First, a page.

7. Having opened over 12 crore Jan Dhan bank accounts under its flagship financial inclusion programme, the government is now mulling over ways to step up the utilisation of these accounts, including through POS transactions and the Business Correspondents. A meeting has been called by the Finance Ministry on Tuesday, 7 April, of representatives from public sector banks and the business correspondents (BCs) of the banks, who can help in last-mile implementation of the inclusion efforts.
  8. Dr Mahesh Sharma, Minister of State with Independent Charge for Culture and Tourism and Minister of State for Civil Aviation, Government of India, said that the nation is keen to take forward its relationship with China and it is in this background that they are keenly exploring the possibility of extending the facility of Tourist Visa on Arrival (TVoA) to China.
  9. A workshop was organised in Kolkata by the I&B ministry, in collaboration with OneWorld Foundation India, to address various issues related to community radio stations. Jaitley announced in New Delhi last month that the application process for opening a CR station would now go online, a move aimed at simplifying the entire process. The PIB never played it up even as the floodgates of community radio stations opened up.
  10. Most glaringly, the splendid rescue operations of Indians held up in Yemen, supervised by External Affairs Minister Sushma Swaraj and her deputy Gen VK Singh, is not screaming through the headlines of the government’s information outlet.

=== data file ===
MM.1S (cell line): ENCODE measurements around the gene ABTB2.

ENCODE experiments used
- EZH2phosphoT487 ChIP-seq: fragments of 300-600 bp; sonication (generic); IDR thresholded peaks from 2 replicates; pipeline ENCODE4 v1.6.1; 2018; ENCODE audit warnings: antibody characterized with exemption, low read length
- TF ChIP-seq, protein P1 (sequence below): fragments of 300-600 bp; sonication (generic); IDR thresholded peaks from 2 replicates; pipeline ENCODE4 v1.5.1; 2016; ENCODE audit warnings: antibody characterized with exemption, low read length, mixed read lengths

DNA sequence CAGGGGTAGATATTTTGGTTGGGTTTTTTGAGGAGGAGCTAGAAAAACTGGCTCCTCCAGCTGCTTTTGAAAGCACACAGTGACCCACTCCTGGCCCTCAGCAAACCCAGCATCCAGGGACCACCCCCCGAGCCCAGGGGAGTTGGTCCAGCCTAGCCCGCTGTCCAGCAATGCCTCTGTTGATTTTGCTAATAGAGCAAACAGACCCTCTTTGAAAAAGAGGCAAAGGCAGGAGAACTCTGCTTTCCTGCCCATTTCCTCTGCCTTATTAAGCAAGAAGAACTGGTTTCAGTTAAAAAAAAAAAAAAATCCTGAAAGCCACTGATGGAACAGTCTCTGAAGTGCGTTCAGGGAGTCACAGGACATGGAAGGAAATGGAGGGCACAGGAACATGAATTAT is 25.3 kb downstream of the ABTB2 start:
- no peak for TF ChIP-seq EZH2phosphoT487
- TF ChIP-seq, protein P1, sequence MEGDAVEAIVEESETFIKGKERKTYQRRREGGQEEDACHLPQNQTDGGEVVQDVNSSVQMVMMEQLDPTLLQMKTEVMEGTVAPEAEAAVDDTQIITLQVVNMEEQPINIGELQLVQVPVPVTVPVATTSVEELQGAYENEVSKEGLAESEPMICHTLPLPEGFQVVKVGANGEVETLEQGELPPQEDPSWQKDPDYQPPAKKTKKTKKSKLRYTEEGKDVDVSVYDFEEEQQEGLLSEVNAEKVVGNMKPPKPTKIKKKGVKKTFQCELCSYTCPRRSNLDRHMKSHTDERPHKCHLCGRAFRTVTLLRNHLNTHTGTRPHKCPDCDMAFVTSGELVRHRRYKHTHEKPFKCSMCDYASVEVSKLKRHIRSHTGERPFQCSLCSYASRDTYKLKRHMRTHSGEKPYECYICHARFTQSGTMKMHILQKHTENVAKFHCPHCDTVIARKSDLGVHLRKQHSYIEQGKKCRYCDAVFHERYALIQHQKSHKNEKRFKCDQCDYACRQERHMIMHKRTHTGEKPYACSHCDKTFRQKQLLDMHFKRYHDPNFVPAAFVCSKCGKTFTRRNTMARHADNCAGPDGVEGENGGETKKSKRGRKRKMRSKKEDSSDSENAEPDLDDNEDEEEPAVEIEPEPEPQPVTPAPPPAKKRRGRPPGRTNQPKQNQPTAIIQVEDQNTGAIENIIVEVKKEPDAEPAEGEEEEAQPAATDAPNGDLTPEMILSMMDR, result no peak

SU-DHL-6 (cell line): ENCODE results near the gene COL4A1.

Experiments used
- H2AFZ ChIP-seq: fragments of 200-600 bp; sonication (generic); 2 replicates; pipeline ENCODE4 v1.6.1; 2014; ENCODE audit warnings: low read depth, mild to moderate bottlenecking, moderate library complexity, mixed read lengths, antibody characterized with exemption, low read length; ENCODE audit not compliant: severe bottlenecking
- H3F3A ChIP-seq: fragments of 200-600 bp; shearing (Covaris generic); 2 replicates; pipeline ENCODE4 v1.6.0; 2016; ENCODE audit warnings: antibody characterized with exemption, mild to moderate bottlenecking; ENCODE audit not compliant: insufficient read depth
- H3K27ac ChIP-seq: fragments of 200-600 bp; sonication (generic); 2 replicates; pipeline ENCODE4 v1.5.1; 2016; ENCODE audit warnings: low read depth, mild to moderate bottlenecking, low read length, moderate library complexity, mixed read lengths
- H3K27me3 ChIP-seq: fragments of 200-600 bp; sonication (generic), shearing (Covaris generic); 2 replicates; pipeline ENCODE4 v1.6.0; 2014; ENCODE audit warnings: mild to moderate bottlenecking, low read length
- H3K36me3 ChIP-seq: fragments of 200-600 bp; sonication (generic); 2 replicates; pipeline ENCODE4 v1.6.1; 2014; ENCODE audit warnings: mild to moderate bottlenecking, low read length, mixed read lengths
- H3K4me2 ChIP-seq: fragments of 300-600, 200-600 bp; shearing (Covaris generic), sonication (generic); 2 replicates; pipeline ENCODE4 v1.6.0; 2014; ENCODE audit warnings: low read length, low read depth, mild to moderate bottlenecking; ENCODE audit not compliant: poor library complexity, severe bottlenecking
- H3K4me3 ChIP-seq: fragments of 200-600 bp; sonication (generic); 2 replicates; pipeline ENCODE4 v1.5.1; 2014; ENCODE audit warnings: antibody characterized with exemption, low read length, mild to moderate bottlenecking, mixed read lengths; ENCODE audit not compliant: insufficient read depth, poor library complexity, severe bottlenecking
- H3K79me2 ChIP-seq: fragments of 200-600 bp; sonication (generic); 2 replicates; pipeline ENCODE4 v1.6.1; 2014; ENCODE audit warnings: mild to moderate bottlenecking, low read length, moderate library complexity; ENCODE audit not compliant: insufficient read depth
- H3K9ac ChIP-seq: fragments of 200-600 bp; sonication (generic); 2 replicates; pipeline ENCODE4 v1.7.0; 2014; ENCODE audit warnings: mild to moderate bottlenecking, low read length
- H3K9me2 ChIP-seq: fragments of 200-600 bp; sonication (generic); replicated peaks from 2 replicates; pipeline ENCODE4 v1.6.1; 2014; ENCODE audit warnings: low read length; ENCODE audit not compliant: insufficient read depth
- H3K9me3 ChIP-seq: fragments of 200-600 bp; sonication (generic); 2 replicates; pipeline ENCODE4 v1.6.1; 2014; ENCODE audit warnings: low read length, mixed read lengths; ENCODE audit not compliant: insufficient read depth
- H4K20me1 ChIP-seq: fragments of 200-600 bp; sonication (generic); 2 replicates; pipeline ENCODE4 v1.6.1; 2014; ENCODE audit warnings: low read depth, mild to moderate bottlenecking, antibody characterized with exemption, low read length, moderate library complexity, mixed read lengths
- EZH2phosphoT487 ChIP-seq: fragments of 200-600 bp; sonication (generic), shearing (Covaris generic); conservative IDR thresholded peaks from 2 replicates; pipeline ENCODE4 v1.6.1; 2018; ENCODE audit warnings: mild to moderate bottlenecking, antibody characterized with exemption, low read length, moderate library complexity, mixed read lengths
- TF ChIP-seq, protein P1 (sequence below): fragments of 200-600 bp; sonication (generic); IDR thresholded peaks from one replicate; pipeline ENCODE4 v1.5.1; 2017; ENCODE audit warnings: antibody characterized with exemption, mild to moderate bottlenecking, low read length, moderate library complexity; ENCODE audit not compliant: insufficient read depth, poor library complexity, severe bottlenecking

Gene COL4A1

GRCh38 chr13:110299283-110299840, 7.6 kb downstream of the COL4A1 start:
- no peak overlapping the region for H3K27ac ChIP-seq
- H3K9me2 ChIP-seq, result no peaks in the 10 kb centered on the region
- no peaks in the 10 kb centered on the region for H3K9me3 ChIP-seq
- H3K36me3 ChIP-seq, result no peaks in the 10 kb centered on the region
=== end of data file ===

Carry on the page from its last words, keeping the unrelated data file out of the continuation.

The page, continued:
My discerning readers can well figure out which headlines would excite the people more. Nobody in his senses would assert that every claim of the government is authentic, but since it is nobody’s case that this government is publicity-shy, what makes the I&B Ministry pull its punches?
If Jaitley or a pro-government journalist brushes this off with a refrain that nobody takes the Soviet TASS*-like PIB seriously, no one can argue the proletariat is as disinterested about Doordarshan. Even today, it occupies the mind space of people from the hinterland where cable and DTH are luxuries. For that section of the audience, did the national broadcaster counter the campaign against the Land Acquisition Bill/Ordinance? When the Association for Democratic Reforms revealed that the AAP was as “corrupt” as its competition, did DD play it up?
On being asked if Modi and Jaitley were working at cross-purposes, a right wing journalist said it was an old theory that not many political observers are banking on anymore. However, it is surprising, he said, why the prime minister has entrusted the minister from Rajya Sabha with such important portfolios, sidelining all senior leaders including those with a mass base.
“The result of reliance on Jaitley is for all to see in the form of Delhi election results,” he said, adding, “Bringing Kiran Bedi in as the party’s chief ministerial candidate was essentially his idea.”
The observation that baffles is the fact that the analysis above has been completed in the BJP office, and has reached Modi as well as party president Amit Shah. The conclusion that the government and ruling party’s public contact programmes are going awry is near-unanimous. But there is no sign of their intervention yet.
A section of the RSS-flavoured journalists, however, are looking up to electronic media journalist KG Suresh, who is joining DD as a consultant, with hope. The pro-BJP staff members of the state media house are not sure of the ideology of Vibhakar (brother of Times of India reporter Diwakar), who is another consultant joining shortly.
Sanghis meanwhile are disappointed with A Surya Prakash who, as Chairman of Prasar Bharati — he once headed The Pioneer School of Journalism — is too reserved or aristocratic a person to inspire the journalistic fraternity’s confidence, they say.

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Surajit Dasgupta treats no individual, organisation or institution as a holy cow.